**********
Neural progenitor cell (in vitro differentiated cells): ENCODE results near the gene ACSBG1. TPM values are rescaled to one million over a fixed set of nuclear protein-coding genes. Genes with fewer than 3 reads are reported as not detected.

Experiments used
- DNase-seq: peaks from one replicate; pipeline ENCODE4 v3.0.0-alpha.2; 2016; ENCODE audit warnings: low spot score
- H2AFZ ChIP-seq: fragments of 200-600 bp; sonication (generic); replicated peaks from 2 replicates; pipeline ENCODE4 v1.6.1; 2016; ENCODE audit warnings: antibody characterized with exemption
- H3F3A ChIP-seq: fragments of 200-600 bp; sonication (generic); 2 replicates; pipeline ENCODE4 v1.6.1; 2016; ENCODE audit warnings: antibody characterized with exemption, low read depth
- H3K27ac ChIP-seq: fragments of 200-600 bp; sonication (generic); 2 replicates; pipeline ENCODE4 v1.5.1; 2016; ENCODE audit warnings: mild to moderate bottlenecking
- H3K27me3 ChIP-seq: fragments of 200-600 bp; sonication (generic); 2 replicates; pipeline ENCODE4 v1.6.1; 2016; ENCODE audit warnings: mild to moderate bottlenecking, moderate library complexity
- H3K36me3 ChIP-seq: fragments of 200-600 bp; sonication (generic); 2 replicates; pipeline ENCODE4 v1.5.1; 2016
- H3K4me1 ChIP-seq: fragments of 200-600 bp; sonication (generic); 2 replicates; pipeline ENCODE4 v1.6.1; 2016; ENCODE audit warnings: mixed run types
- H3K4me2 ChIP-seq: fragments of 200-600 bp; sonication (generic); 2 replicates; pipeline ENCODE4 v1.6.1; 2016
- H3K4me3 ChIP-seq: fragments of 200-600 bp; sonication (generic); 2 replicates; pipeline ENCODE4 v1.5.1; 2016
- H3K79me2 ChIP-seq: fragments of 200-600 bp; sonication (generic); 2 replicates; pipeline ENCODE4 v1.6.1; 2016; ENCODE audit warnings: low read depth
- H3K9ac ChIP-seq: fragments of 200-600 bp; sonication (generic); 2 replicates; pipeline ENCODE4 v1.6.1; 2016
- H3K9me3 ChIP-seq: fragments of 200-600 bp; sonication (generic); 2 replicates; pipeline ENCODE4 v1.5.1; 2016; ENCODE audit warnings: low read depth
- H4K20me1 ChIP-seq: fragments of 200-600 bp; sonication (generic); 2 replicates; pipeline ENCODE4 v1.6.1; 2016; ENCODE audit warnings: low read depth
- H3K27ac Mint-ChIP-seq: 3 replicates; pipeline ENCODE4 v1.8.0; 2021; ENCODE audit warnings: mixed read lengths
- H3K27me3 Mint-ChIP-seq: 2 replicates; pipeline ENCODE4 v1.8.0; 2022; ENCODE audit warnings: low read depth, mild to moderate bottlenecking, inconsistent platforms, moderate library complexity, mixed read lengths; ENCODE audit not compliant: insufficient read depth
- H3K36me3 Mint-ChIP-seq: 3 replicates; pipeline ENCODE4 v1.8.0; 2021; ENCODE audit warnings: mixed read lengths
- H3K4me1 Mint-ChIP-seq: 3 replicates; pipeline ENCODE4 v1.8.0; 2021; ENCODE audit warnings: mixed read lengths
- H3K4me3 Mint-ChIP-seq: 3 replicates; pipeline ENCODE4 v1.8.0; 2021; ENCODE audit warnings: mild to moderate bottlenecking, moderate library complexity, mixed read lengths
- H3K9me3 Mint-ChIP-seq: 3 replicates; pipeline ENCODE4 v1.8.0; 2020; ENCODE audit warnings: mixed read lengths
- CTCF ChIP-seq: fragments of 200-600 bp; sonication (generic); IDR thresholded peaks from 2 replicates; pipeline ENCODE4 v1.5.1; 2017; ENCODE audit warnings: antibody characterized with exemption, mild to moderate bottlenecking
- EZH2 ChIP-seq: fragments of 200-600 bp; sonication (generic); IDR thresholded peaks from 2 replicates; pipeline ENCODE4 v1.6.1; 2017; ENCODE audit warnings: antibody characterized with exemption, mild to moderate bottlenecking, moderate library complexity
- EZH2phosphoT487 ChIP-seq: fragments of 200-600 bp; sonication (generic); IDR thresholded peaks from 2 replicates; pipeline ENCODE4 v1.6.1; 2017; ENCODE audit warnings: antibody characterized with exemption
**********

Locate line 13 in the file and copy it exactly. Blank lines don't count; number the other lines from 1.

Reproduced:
- H3K9ac ChIP-seq: fragments of 200-600 bp; sonication (generic); 2 replicates; pipeline ENCODE4 v1.6.1; 2016